So normally I wouldn’t pick up a novel by Henry James. However, as regular readers of the blog will know, I am intending to eschew the pursuit of new books in favour of rereading some, and reading books already published. The relevant post can be read here. The Spoils of Poynton by Henry James falls into the second category.
I found a copy of The Spoils of Poynton by Henry James a few weeks ago in a second-hand bookshop. I had planned to read it at some point because I came across references to it in a novel by Elizabeth Taylor. Now I had access to a copy. (It never seemed pressing enough to request a copy from the library, but of course I could have done that some time ago.)
What follows are my thoughts about The Spoils of Poynton and its relationship to In a Summer Season by Elizabeth Taylor.
The Spoils of Poynton by Henry James
This novel was first serialised and then published as a book in 1897. It’s a tightly plotted exploration of a widow’s obsession with the contents of the grand house called Poynton, and of the dilemmas encountered by her young friend, Fleda Vetch, when Mrs Gereth steals her former belongings.
Mrs Gereth had spent her adult married life acquiring and loving the contents of Poynton. But when she is widowed all is left to her son. When he becomes engaged to the unappreciative Mona Mrs Gereth must leave the house and its contents and live in a maiden aunt’s cottage, Ricks. Her young friend Fleda also appreciates the finer things in life and is seen as a hanger-on by others. Mrs Gereth tries to get her son to marry Fleda so that her possessions will be in the care of someone who appreciates them. The young people do fall in love but only reveal this after Owen’s engagement to Mona. Fleda refuses to be with Owen until Mona has released him.
Mrs Gereth steals the spoils and installs them in Ricks. Much of the book concerns the battle to return them, in which Fleda acts as go between for Mrs Gereth and Owen. In the end they are all caught out by what they don’t say, and Mona gets her man and the spoils. But Poynton burns down.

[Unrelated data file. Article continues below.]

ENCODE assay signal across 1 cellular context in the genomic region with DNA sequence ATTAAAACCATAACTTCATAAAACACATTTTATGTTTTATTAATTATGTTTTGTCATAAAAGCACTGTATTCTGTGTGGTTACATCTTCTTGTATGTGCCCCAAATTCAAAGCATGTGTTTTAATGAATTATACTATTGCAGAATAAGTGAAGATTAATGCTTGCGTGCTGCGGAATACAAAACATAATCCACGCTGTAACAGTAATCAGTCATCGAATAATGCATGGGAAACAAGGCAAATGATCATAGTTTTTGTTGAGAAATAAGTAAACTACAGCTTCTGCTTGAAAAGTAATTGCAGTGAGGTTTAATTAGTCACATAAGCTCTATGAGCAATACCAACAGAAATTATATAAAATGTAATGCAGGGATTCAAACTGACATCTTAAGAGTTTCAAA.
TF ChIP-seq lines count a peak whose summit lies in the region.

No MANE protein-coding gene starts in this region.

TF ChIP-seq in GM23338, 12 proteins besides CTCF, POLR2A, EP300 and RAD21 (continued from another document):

Mrs Gereth is a strong, opinionated and obsessive character, who places her own interests before all others. Fleda tries to do right, and in the end Mona defeats her because of it. Owen is a simple soul, but the most honest of the trio, although he too looses out, married to the wrong woman.
In A Summer Season by Elizabeth Taylor
The action of In A Summer Season takes place over one summer and concerns a wealthy widow who has remarried. Her husband Dermot is somewhat younger than her. One of the charms of her novels is that Elizabeth Taylor frequently makes references to works of fiction. The Spoils of Poynton appears as a clever, quiet device to show Dermot’s ignorance of literature and the awkwardness of his marriage. He does not recognise the reference to Mrs Gereth’s name, when it comes up and assumes she is a neighbour. His mistake is glossed over by those present and when he realises this he feels humiliated. The Spoils of Poynton had been the favourite novel of Kate’s first husband. He inscribed her copy so that the book is a link to him and to Kate’s previous life in a way that Dermot resents. My full comments on the novel can be read here.
Henry James and Elizabeth Taylor
As I read his novel, I became aware that the two novelists share a very sharp eye for imperfect characters for their, social difficulties, unarticulated dilemmas and shifts of understanding. You can say the same for Edith Wharton I believe.
Both Henry James and Elizabeth Taylor write exquisite sentences, with balance and flow. James’s are long and languorous, full of Latinate words, and psychological shifts. Hers are usually a little shorter, but we know that she took great trouble with the rhythm and flow of her sentences.
And both are concerned with moral issues. In The Spoils of Poynton we see the effects of obsession and not being open. In a Summer Season is concerned with different types of love and a fair bit of lying
And I am pleased to have read some Henry James and to have caught up with the references in the other novel.
In a Summer Season by Elizabeth Taylor. First published in 1961. I read the Virago Modern Classics edition from1983. 221pp
The Spoils of Poynton by Henry James, first published in 1897. I read the Penguin Modern Classic edition from 1963. 192pp